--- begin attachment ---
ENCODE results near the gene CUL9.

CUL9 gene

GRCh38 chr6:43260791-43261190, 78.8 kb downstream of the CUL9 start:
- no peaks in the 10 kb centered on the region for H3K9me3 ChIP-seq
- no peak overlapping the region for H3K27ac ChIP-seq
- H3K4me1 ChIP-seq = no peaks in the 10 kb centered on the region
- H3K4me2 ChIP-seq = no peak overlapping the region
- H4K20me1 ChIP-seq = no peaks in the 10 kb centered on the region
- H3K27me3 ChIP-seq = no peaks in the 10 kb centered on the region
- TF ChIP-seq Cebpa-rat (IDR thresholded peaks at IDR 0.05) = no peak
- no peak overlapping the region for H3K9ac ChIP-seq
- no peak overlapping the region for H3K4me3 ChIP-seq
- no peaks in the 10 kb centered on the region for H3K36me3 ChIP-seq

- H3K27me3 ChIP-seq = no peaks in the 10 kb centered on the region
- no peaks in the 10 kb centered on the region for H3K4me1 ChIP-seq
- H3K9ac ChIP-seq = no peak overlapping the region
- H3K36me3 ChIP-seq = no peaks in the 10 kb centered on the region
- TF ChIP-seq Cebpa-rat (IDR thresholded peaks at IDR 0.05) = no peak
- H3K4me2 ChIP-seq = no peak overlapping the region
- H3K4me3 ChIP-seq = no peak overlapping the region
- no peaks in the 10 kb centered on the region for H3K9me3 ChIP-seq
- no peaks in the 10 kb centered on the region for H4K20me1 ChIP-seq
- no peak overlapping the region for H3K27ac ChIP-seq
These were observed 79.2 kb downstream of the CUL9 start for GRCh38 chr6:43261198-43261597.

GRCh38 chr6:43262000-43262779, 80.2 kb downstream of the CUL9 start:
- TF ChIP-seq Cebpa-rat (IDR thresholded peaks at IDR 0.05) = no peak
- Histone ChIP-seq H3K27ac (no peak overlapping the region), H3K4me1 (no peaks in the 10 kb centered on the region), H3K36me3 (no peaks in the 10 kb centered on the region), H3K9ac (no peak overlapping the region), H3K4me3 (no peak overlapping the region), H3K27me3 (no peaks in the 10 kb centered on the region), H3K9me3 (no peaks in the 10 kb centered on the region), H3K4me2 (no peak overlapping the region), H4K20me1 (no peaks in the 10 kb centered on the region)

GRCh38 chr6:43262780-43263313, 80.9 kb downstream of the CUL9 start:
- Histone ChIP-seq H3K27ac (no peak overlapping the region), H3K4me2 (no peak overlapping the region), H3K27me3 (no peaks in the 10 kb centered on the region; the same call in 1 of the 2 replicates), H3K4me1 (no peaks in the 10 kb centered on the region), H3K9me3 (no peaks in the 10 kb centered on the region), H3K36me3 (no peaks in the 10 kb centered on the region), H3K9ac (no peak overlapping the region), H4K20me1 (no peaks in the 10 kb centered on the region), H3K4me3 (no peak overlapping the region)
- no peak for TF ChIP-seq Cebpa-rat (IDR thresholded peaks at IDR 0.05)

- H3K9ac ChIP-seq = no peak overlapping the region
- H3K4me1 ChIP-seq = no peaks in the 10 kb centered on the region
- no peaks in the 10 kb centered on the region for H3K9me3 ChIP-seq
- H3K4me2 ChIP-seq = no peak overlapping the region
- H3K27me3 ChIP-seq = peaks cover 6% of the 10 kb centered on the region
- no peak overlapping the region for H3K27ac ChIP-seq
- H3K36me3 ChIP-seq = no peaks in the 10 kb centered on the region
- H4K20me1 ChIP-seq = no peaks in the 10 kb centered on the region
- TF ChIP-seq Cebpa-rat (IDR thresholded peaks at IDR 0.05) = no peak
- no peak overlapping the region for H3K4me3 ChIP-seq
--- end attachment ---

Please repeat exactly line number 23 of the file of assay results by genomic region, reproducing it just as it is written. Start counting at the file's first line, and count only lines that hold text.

- no peak overlapping the region for H3K27ac ChIP-seq